|Full name||Valentine Harris|
|Date of birth||13 June 1884|
|Place of birth||Ringsend, Dublin, Republic of Ireland|
|Playing position||Midfielder / Forward / Defender|
|1900||Isles of the Sea (Gaelic football)|
|1901||Dublin GAA (Gaelic football)|
|1904–1906||Irish League XI||4||(0)|
|1925–1926||League of Ireland XI||2||(0)|
|193x–193x||Irish Free State|
|* Senior club appearances and goals counted for the domestic league only.
Valentine Harris (Irish: Vailintín Ó hEarchaí, born 23 June 1884, Ringsend, Dublin, Republic of Ireland), commonly referred to as Val Harris, was an Irish footballer who played Gaelic football for Dublin and soccer for, among others Shelbourne, Everton and Ireland. Harris was regarded as one of the finest soccer players of his generation and in 1906 became the first Shelbourne player capped by Ireland. He still remains the club's most capped player. In 1913 he captained the first Ireland team to beat England and in 1914 he was a member of the Ireland team that won the British Home Championship. Harris has been described as an extremely hard player in the mode of Kevin Moran or Paul McGrath and like his Shelbourne, Everton and Ireland team mate, Bill Lacey, he was also very versatile, covering just about every outfield position during his career.
Harris initially played soccer with junior clubs Pembroke and Emeralds and in 1898 helped Pembroke reach the final of the Leinster Junior Cup. He was also an accomplished Gaelic footballer during his teens and won honours at club level with Ringsend GAA team Isles of the Sea. In 1901 he also won an All- Ireland medal with Dublin. Harris is one of several prominent Dublin gaelic footballers who successfully switched codes to soccer. Others have included Jack Kirwan, Con Martin and Kevin Moran.
In 1903 Harris made his debut for Shelbourne in the Leinster Senior League. In May 1904 he had a trial with West Bromwich Albion but then returned to Shelbourne and made his Irish League debut in a 3–1 defeat to Glentoran on 17 September 1904 at Serpentine Avenue, Dublin. Harris went on to play in four consecutive Irish Cup finals and in the 1906 final was captain when Shelbourne beat Belfast Celtic 2–0 at Dalymount Park, becoming the first Dublin side to lift the trophy. His team mates during this era included, among others, Joseph Ledwidge and Bill Lacey.
After four years at Everton, Harris returned to Shelbourne in August 1914. In 1920 Harris won the Irish Cup for a second time after both Belfast Celtic and Glentoran were expelled. In 1921 Shelbourne became founder members of the League of Ireland and in 1926 the club won the title. Harris remained a prominent member of the Shelbourne team well passed his fortieth birthday and his second spell at the club saw him play alongside Bill Lacey, Bob Fullam, Ed Brookes and Louis Bookman. During his two spells with Shelbourne, Harris made 71 Irish League appearances, scoring 13 goals, 89 League of Ireland appearances, scoring 6 goals, and a further 36 games and 12 goals in the Irish Cup.
In March 1908 Harris moved to Everton for £350, the maximum amount allowed at the time. He made his debut for Everton against Woolwich Arsenal and quickly established himself as the team's regular right-half. During his time at Everton he was noted for his consistency and effectiveness and played in six different positions. With Harris in the team, Everton regularly challenged for top honours, twice finishing as League runners-up as well as reaching the semi-final stage in the 1910 FA Cup. His team mates at Everton included fellow Irish internationals Billy Scott and Bill Lacey, who had followed Harris from Shelbourne in February 1909. While at Everton, Harris made 190 league appearances and scored 1 goal. He also played a further 14 games and scored a further goal in the FA Cup.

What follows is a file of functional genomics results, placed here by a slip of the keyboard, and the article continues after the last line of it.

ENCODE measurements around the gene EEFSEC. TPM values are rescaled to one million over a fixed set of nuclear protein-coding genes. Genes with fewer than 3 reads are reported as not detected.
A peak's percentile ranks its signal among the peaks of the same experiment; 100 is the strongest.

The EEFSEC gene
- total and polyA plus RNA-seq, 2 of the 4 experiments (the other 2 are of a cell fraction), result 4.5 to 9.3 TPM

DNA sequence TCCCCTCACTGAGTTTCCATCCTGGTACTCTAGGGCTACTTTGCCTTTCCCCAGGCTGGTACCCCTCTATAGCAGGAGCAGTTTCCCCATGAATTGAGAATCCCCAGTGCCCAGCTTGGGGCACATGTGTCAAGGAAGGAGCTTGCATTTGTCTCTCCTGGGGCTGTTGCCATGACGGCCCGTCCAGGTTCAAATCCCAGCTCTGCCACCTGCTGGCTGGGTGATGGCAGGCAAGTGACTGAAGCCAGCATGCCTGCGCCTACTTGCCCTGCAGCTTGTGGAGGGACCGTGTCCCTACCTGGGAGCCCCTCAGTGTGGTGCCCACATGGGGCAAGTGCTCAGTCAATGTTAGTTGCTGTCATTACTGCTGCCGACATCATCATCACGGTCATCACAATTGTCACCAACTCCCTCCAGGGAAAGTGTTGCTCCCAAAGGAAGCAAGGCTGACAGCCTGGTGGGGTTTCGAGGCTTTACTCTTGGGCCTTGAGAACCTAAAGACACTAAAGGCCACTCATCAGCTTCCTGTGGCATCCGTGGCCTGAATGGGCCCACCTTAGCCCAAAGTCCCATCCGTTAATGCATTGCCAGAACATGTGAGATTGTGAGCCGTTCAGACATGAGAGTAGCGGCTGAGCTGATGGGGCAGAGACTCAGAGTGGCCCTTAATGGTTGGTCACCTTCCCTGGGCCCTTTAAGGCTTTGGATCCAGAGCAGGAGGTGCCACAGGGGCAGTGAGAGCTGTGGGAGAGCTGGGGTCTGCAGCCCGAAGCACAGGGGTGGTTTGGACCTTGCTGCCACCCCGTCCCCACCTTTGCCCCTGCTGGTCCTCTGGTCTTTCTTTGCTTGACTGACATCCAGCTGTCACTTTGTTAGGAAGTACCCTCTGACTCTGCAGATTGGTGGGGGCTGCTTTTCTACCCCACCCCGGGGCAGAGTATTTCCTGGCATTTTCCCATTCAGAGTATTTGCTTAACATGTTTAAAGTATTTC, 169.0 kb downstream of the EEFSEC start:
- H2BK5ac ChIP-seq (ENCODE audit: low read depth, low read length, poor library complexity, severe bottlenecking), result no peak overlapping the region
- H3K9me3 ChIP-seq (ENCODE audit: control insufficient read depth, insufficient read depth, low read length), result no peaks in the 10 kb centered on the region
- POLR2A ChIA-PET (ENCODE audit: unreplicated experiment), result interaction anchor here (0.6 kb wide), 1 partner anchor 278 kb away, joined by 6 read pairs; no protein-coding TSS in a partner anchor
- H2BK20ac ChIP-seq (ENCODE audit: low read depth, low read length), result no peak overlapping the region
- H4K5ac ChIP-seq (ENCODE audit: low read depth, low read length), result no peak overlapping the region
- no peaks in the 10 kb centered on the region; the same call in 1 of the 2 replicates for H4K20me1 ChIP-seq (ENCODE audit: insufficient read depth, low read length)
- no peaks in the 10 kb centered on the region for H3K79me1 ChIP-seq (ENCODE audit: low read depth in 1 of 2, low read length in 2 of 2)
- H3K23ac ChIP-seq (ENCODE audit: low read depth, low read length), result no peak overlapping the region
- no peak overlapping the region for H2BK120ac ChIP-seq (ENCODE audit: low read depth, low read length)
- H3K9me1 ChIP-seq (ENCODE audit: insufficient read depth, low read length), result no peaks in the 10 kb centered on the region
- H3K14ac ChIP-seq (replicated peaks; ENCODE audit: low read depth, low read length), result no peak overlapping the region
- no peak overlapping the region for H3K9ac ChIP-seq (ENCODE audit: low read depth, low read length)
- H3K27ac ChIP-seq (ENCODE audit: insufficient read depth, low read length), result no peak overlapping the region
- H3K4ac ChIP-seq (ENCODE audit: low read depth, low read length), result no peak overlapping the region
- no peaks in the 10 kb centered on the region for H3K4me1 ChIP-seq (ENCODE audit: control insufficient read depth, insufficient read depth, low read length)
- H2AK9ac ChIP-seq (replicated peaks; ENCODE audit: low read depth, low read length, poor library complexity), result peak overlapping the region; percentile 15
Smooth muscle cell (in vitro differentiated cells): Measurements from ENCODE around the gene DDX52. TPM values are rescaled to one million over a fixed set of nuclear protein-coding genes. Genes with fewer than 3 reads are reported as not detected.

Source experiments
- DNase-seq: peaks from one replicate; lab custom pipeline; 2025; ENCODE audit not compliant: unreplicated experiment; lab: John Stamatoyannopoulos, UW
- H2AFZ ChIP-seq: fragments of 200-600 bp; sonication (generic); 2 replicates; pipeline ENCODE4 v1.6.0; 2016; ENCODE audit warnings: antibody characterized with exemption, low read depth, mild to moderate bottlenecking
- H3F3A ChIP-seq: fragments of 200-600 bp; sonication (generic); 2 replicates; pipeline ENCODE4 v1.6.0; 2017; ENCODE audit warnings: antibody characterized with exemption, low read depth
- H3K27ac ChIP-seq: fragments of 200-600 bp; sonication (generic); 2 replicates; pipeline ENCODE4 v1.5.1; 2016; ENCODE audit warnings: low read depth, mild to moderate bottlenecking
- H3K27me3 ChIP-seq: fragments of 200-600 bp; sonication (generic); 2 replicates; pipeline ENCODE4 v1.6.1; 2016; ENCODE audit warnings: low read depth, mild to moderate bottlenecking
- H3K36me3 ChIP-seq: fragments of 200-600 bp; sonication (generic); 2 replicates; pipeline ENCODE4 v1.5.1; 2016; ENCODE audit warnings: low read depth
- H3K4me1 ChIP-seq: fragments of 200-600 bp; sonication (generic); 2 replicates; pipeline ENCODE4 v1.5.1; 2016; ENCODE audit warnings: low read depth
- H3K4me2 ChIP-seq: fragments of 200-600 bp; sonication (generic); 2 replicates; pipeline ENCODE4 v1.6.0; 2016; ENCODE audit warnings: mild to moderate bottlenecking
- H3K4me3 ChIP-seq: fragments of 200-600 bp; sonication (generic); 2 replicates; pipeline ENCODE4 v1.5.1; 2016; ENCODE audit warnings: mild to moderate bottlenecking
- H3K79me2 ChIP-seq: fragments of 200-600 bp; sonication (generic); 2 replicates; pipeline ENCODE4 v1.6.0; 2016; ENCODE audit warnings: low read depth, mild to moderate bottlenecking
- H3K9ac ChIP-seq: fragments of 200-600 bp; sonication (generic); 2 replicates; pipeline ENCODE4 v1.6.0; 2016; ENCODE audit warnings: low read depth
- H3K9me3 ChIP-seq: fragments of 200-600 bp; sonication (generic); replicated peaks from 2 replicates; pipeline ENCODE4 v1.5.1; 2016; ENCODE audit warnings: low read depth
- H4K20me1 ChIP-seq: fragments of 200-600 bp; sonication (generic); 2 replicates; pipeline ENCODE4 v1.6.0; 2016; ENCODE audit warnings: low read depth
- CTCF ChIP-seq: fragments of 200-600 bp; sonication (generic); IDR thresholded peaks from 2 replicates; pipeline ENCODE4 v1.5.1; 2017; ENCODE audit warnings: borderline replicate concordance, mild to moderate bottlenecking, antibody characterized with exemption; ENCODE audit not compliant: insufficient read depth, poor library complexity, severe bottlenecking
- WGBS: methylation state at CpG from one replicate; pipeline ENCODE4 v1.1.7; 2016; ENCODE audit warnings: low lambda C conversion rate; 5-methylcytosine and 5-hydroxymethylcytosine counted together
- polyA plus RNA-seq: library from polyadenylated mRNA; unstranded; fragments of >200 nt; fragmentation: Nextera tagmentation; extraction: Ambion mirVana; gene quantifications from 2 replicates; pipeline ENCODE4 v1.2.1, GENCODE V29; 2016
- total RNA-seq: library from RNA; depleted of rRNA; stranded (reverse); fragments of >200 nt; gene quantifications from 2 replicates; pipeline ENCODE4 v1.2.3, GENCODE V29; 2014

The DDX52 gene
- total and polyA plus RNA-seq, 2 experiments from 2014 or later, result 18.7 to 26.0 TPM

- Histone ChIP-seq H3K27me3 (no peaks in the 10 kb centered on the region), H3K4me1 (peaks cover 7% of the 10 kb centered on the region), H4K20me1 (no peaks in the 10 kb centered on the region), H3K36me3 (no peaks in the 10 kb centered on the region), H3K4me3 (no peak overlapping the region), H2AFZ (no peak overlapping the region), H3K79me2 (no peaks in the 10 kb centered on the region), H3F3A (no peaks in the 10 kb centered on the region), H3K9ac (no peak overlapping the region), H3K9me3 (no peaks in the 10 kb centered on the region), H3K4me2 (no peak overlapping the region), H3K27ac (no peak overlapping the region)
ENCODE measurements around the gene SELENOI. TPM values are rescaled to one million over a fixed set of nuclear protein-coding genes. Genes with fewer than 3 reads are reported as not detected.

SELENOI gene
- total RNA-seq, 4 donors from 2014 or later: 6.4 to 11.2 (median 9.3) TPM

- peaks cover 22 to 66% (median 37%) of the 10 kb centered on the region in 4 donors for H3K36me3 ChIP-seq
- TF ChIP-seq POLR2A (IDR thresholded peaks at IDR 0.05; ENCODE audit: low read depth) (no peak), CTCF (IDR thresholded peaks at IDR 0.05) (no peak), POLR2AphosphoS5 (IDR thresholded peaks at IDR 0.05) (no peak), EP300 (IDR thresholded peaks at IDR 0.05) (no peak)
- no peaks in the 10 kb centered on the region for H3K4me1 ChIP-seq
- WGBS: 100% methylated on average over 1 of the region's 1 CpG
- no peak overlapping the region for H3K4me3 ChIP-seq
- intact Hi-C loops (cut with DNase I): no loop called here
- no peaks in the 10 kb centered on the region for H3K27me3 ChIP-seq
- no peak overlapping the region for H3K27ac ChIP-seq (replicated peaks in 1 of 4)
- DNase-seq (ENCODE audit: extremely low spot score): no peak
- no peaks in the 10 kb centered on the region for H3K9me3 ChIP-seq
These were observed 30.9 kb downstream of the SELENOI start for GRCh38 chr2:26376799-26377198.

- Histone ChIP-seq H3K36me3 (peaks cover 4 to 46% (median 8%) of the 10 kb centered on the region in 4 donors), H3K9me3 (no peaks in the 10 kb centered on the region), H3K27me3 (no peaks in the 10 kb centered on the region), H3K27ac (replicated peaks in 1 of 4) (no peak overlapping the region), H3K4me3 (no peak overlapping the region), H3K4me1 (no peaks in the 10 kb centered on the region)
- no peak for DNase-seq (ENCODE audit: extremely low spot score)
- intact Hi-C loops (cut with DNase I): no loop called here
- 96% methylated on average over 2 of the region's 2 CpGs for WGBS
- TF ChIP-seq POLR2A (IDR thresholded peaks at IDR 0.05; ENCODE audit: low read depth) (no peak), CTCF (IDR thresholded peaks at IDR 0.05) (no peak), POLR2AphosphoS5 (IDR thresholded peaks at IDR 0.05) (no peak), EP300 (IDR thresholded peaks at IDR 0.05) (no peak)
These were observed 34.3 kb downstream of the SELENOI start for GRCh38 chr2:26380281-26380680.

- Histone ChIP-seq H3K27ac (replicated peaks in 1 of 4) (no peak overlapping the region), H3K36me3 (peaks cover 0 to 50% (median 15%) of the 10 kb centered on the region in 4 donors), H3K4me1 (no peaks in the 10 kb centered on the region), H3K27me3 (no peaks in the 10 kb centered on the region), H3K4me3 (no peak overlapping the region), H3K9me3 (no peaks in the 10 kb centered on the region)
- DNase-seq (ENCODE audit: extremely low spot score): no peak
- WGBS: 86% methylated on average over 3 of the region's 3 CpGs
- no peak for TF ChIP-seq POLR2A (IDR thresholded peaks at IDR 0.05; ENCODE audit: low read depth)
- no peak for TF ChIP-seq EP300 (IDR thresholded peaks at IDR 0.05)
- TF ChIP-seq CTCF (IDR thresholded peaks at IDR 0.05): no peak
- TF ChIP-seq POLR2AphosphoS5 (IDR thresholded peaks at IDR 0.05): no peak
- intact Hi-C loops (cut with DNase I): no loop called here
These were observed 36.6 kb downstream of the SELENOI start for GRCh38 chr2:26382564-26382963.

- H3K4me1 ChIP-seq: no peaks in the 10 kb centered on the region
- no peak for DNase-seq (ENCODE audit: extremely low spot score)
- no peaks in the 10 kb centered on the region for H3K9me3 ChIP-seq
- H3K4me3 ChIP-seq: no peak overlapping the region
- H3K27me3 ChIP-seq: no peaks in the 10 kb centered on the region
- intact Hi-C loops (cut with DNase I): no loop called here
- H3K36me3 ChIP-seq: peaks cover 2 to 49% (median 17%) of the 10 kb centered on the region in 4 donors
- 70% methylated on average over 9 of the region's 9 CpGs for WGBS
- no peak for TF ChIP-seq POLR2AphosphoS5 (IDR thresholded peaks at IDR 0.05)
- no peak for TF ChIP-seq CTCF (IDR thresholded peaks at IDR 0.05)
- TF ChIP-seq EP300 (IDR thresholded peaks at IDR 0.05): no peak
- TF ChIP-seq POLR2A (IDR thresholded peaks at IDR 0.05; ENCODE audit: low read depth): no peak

Harris made his debut for Ireland as a centre-forward on 17 February 1906 in a 5–0 defeat to England at the Solitude Ground. His team mates that day included Robert Milne and Jack Kirwan. He was the first Shelbourne player to be capped by Ireland and subsequently won a further six caps while at the club. Despite suffering a number of severe injuries related to his robust style of play, Harris was remarkably consistent in his appearances for Ireland and he featured in a run of thirteen consecutive internationals between 1908 and 1912. On 15 February 1913, Harris captained the Ireland team, that also included Billy Scott and two-goal hero Billy Gillespie, as they beat England for the first time with a 2–1 win at Windsor Park. In 1914 Ireland went a stage further and won the British Home Championship. Harris and Gillespie were joined in the squad by among others, Patrick O’Connell, Louis Bookman and Bill Lacey.
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After retiring as player in 1927 Harris became a coach with both the Irish Free State and Shelbourne. In 1932 Harris took charge of the Irish team as they played the Netherlands. Although the team was chosen by selectors, Harris took charge of training and gave the team talk. Before the game Harris declared Pat O'Callaghan put the tricolour flying high here in the 1928 Olympics and it's up to you lads to see it is still flying high this evening. The words proved inspiring as an Irish team that included Alex Stevenson, Mick O'Brien, Jimmy Kelly and Paddy Moore won 2–0. Harris would later coach and managed Shelbourne as they won the 1939 FAI Cup, their first success in that competition.
Isles of the Sea
- Dublin Champions
- 1900, 1901: 2
- Irish Cup
- Winners 1906, 1920: 2
- Runners Up 1905, 1907, 1908: 3
- League of Ireland
- Winners 1925–26: 1
- Runners Up 1922–23, 1923–24: 2
- League of Ireland Shield
- Winners 1922, 1923, 1926: 3
- Hospitals Cup
- Winners 1906 1
- Leinster Cup
- Winners ? ?
- British Champions: 1
- FAI Cup
- Winners 1939 1
- Who's Who of Everton (2004): Tony Matthews 
- The Boys in Green – The FAI International Story (1997): Sean Ryan